It’s time for a weekend getaway, but a quick one. Whether you’re flying in from D.C. or driving over from Johns Island, the Charleston peninsula is tailor-made for a 36 hour trip that revolves around eating and drinking. Downtown lodging is available for any budget or desired experience, from cozy Airbnbs to the fancy new Hotel Bennett. A focus on local ingredients means Charleston chefs are sure to be using fresh spring flavors this time of year, and many establishments offer seating outdoors to take advantage of warmer weather. Three days will be gone in a flash, but fear not, we’ve got you covered with options throughout the day to ensure you take advantage of each minute.
Friday, 4 p.m. — A breath of the fresh Lowcountry air will instantly have you hankering for a snack that reminds you of your surroundings. Head to Leon’s Oyster Shop (698 King St.) for fresh bivalves that come raw, baked, or char-grilled with parsley, butter, and parmesan. For drinks, try a refreshing cocktail like their frozen gin and tonic.
Friday, 6 p.m. — Make a right out of the Leon’s parking lot and head toward Charleston’s unofficial “Brewery District” where you’ll find Munkle Brewing Company (1531 Meeting Street Road), which offers Belgian beers in a space that features a pool table and spacious outdoor area with rocking chairs.
If you or your companion(s) would rather sip on vino and cocktails, look no further than goat.sheep.cow.north. where you can enjoy Old World wine and cheese from small producers on the quaint patio.
Friday, 8 p.m. — Grab one of about about 35 seats at Renzo (384 Huger St.), where chef Evan Gaudreau (a 2019 James Beard Foundation Rising Star Chef of the Year semifinalist) serves a menu of wood-fired pizzas and creative plates like boquerones with grapefruit or roasted radishes with kefir ranch. Gaudreau’s use of S.C. ingredients means that seasonal specials rotate daily, and a beverage list full of natural wine offers a light and refreshing companion for the dishes.
If you’re feeling adventurous, head to Tu (430 Meeting St.), a slightly hidden Meeting Street destination offering a menu of Indian flavors. Find street snacks like vada pav, a fried potato milkbread sandwich, along with an everchanging selection of dosa, naans, and curry dishes.
Friday, 10 p.m. — After dinner, make your way to Vintage Lounge (545 King St.) where you’ll find an expansive list of reds and whites by the glass or bottle. Vintage has live music on the weekends, and Spanish porron pitchers filled with beer or wine keep guests entertained in the fresh air out back on the patio.
Saturday, 8:30 a.m. — Early risers can head to Huriyali (401 Huger St.) for smoothies and açaí bowls in the tree covered garden out back. The cafe offers six specialty bowls like the Aloha, which combines an acai base with banana, mango, coconut, and granola.
Saturday, 11 a.m. — Today is the day for brunch if you are taking off early Sunday morning. When it’s nice out, head to Daps Breakfast & Imbibe (280 Ashley Ave.). Enjoy playful spins on breakfast classics like their Fruity Pebble Pancakes in the sunlit space, which also has a cozy patio.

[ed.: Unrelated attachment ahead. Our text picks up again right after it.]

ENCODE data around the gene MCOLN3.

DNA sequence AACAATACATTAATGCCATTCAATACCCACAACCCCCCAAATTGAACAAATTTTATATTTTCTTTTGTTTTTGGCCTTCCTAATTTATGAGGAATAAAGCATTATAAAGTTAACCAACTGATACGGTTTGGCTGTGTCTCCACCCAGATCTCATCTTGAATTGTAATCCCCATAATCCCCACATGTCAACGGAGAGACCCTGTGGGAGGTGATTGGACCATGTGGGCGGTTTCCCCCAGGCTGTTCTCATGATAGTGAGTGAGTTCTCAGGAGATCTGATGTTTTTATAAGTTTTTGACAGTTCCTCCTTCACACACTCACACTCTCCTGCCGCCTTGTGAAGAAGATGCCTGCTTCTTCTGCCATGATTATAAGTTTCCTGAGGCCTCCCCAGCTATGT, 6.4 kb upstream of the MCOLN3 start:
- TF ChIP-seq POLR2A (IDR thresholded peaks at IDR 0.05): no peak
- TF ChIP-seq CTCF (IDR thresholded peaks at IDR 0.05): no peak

Saturday, 2 p.m. — It’s time for a late lunch, and Xiao Bao Biscuit (224 Rutledge Ave.), which is housed in a repurposed gas station, is the place to go for a meal that isn’t quite like anything else in Charleston. The menu highlights food from regions of China, Thailand, and Japan. It’s hard not to go with XBB’s okonomiyaki cabbage pancake, which can be topped with a fried sunny side up egg and salty pork “candy.”
Saturday, 3:30 p.m. — Kudu (4 Vanderhorst St.) may be filled with College of Charleston students, but don’t let that deter you from stopping by for a midday nitro cold brew pick-me-up. Grab a seat on the spacious outdoor patio, and those looking for something stronger can sip a draft from local breweries like Revelry or Lo-Fi.
Saturday, 5 p.m. — It’s time for happy hour, so make your way to Container Bar (2130 Mt. Pleasant St.) for drinks outside and snacks from food trucks like Sap Lai or Holy City Waffles, which gather around the space that’s made up of an old auto body shop and three repurposed shipping containers.
If you’d rather happy hour in the French Quarter, stop by the Blind Tiger Pub (334 Meeting St.) for a Guinness or local craft beer in the sprawling courtyard behind the Broad Street staple.
Saturday, 8 p.m. — Parcel 32 (442 King St.) is housed in a 19th century Charleston single and manages to still feel like a hidden escape despite being in the middle of the King Street action. Chef Shaun Brian’s plating ability is on display each time a dish rolls out of the kitchen, as he utilizes bright vegetables to pair with seasonal mains from the land or sea. If there’s time, stop at the bar before dinner for a drink and the slider-sized smash burger, which is one of a kind thanks to a 75/25 ground beef to mushroom ratio and a Russsian dressing-style “smash sauce” that brings it all together.
Or if you are looking for something away from the King Street crowd, executive chef Bob Cook offers creative plates at Edmund’s Oast (1081 Morrison Drive), which also has an outdoor biergarten stocked with Peanut Butter and Jelly beer that’s brewed in-house. Start with charcuterie before diving into an inventive main like the green curry salt chicken or juicy hanger steak with crispy shallots.
Saturday, 11 p.m. — Reserve a seat at the Citrus Club (334 Meeting St.) for a nightcap on The Dewberry’s eighth floor terrace, finishing the weekend in style while gazing over the church steeples in the night sky.
Sunday, 8 a.m. — Make a pit stop on the way to the airport for coffee and a baked good from The Harbinger Bakery and Cafe (1107 King St.). Colorful plants and other greenery surround the wooden tables where guests converse over cappuccino or “Pom Bomb,” a sweet and salty bar made up of bananas, walnuts, rolled oats, and apple miso granola.